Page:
Journalism at the University of Northern Iowa
Journalism at UNI starts with a minor that focuses on reporting, news writing, editing and design, online journalism, photojournalism, and mass communication law and ethics, and is taught by experienced, award-winning faculty. The minor is popular with students from all areas across campus who want to write well and understand the best practices in journalism.
The program helps place students in internships at the Waterloo Courier and print, radio and television newsrooms throughout the Midwest. Our students also often write and edit for the campus newspaper, the Northern Iowan.
Students studying journalism (combining a journalism minor with an electronic media, political communication, or interactive digital studies major) have won multiple Iowa Broadcast News Association awards for reporting and best overall newscast. Our graduates work for a number of news organizations in Iowa and around the country, including Radio Iowa, KIMT (Mason City), KCRG (Cedar Rapids), KWWL (Waterloo), KWCH (Kansas City), the Waterloo Courier, and the Washington Post.
History of Journalism at UNI
Journalism has been practiced at the University of Northern Iowa since the founding in 1892 of what is now the Northern Iowan newspaper. A journalism minor was first introduced in 1950 in the Department of English and Speech, with seven courses totaling 26 credit hours. The impact was immediately apparent; "The newspaper will more directly serve student needs this year, because a minor in journalism has been approved in the college's curriculum," a summary of a university (then Iowa State Teachers College) public relations news release announced. In 1976, the Northern Iowan student newspaper announced that "An expanded program for the journalism minor will provide new opportunities for those students interested in following the footsteps of Woodward and Bernstein." The expanded minor added "Advanced Reporting," and a journalism internship, for the first time. The minor called for nine hours of required courses, and six hours of electives, for 15 hours total.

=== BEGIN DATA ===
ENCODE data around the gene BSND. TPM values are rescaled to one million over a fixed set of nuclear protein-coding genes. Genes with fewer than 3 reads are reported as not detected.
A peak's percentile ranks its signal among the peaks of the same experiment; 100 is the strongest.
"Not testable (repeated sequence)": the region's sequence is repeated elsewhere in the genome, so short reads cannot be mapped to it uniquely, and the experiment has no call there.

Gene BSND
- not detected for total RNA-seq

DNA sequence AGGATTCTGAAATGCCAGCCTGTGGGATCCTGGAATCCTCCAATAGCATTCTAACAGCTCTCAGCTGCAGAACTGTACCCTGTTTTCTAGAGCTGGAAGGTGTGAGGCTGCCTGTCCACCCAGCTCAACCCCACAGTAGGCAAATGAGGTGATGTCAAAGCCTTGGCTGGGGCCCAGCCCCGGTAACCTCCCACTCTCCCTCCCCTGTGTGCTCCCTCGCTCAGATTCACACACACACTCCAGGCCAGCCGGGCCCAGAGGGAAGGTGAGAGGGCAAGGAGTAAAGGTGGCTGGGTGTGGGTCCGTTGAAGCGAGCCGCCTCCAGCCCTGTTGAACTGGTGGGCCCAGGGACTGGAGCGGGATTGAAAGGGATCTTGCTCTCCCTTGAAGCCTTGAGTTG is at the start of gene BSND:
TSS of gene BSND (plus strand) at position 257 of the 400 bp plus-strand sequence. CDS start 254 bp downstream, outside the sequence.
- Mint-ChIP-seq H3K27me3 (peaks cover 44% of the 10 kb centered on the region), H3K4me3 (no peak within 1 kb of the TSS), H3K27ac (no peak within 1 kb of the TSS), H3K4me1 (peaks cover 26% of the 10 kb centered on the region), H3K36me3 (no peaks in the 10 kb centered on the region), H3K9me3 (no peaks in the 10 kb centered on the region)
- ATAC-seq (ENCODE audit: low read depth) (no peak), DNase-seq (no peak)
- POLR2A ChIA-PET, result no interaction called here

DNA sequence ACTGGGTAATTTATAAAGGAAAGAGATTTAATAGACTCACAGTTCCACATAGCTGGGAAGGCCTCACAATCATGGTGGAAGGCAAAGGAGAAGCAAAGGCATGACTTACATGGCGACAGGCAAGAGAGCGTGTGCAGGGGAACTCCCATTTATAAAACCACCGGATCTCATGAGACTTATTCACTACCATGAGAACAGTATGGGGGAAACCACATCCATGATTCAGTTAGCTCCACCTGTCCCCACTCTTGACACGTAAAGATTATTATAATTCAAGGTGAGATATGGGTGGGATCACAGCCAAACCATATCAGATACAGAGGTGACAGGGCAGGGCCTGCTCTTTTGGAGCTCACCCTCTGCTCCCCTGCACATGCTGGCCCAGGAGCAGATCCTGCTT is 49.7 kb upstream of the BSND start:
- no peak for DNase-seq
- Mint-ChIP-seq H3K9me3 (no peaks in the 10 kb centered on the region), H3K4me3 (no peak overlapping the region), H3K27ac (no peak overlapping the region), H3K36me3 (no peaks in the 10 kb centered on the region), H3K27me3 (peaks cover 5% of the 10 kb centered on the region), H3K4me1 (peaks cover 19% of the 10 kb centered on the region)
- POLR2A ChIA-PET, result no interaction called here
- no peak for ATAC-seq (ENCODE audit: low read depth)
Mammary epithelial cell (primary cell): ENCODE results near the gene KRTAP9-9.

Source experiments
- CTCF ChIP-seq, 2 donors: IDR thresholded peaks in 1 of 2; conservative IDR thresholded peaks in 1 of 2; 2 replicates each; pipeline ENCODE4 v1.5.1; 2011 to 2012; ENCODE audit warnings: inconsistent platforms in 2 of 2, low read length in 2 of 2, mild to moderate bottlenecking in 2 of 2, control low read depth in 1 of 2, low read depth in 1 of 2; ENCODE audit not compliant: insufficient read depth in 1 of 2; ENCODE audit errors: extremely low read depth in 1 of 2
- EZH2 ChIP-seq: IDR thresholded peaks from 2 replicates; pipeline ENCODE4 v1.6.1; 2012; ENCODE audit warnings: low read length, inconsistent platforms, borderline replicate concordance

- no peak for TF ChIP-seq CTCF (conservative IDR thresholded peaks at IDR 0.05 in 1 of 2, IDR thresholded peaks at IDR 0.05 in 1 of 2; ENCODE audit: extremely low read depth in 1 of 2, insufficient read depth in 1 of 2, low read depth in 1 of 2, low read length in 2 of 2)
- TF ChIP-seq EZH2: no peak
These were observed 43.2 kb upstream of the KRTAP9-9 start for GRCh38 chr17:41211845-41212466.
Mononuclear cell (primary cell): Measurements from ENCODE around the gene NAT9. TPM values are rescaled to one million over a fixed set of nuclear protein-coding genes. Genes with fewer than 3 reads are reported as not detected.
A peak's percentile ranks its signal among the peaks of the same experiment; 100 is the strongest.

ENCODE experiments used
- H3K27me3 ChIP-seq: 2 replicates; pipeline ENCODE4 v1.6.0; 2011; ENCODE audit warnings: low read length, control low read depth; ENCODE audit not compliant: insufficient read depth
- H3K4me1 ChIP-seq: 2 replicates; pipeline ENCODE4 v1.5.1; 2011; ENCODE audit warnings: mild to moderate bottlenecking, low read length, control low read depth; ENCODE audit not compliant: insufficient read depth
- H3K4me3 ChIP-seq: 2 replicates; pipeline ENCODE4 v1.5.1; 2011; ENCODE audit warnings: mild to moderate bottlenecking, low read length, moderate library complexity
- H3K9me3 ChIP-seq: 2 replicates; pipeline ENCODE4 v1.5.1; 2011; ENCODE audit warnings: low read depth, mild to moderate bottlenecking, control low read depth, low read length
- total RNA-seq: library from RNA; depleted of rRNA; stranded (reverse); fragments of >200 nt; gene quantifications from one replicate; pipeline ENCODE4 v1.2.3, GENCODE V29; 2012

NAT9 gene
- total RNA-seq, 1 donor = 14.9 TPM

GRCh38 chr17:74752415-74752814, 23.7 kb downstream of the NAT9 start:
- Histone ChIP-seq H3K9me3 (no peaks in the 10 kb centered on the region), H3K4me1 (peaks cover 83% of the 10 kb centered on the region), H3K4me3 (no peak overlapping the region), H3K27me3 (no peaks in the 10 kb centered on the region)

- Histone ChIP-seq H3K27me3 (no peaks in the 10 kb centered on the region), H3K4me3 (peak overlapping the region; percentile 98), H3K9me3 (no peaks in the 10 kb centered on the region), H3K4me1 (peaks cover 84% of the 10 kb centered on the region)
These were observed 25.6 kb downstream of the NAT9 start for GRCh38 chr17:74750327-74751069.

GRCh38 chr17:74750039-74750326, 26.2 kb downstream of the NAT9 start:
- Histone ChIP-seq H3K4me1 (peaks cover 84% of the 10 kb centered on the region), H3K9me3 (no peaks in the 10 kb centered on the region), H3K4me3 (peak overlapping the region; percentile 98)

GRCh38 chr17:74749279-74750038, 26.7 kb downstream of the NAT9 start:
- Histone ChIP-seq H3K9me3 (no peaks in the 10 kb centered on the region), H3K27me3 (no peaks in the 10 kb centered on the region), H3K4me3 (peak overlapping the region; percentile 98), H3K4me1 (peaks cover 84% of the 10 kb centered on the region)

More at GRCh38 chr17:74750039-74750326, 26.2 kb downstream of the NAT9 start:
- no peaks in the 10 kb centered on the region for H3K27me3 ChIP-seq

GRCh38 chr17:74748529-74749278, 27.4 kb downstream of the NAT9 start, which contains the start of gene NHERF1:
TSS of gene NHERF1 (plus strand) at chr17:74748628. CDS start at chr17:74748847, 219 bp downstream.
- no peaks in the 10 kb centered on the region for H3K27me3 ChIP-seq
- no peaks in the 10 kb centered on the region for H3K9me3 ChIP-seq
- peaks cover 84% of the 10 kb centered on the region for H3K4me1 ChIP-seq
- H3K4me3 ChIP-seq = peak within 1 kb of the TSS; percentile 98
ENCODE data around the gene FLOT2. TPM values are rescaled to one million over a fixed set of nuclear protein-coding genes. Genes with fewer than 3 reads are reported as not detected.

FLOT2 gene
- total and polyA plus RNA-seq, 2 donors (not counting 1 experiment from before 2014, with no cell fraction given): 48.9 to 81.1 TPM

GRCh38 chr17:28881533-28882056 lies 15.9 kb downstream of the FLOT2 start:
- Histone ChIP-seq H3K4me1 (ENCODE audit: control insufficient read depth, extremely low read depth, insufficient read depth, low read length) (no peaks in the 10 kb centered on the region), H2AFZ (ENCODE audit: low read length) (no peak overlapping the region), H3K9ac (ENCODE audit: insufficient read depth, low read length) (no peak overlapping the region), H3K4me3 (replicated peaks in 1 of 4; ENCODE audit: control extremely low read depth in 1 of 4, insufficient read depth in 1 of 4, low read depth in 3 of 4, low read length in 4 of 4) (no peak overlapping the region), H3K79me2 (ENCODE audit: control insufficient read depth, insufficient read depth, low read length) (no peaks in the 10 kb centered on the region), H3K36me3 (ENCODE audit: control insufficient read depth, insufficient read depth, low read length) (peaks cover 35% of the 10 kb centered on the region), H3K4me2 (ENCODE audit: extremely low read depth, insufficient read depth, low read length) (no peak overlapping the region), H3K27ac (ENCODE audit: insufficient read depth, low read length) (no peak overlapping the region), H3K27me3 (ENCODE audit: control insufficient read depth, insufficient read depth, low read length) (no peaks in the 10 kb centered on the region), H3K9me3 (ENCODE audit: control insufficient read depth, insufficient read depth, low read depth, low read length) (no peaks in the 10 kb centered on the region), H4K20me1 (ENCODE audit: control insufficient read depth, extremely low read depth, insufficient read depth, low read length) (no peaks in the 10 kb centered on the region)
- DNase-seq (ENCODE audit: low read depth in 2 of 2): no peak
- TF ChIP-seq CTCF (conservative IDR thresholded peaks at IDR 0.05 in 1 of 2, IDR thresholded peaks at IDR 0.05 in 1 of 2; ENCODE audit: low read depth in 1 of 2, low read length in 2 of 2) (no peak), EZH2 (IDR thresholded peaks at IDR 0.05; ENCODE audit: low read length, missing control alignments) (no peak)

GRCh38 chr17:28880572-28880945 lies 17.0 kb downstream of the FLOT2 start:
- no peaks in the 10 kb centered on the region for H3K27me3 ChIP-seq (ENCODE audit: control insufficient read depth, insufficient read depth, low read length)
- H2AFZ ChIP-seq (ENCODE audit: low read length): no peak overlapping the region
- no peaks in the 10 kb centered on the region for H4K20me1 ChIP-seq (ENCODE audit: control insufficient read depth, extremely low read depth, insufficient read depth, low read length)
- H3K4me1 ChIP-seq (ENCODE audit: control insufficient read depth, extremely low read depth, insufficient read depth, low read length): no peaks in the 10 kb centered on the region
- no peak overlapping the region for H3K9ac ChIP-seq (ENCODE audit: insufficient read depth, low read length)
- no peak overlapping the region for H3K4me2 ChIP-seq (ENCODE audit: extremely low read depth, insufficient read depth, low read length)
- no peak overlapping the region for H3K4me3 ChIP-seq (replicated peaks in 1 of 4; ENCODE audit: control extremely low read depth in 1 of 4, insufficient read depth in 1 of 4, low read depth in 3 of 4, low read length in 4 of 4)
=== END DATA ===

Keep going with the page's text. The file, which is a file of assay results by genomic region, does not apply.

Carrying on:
The journalism minor remained part of the English Department into the early 1990s. In 1992, journalism moved to the Communication and Theatre Arts Department (which became, in 1993, the Department of Communication Studies), where it has become one of the department's most popular minor programs.
Interested in a career in journalism?
There are THREE EXCELLENT OPTIONS for combining the journalism minor with one of the Communication Studies majors to get a well-rounded plan of study for a career in journalism.
1. Electronic Media major +Journalism minor:
This is a popular combination for students who want to combine the print, design, and online skills of the Journalism minor with the radio, television, and documentary film strengths of the Electronic Media major.
2. Political Communication major + Journalism minor:
Students who are focused on politics and public affairs reporting will be drawn to this option, which brings together the skills of journalism and an in-depth understanding of campaigns, elections, public opinion, and research methods.
3. Interactive Digital Studies major + Journalism minor:
As all journalism organizations move online, the Interactive Studies Major becomes the key path in obtaining the skills and knowledge about digital culture and theory. Areas of study such as Digital Visualization, Digital Computation, Digital Imaging, and Digital Advertising give students an edge in Internet journalism and entrepreneurial journalism start-ups.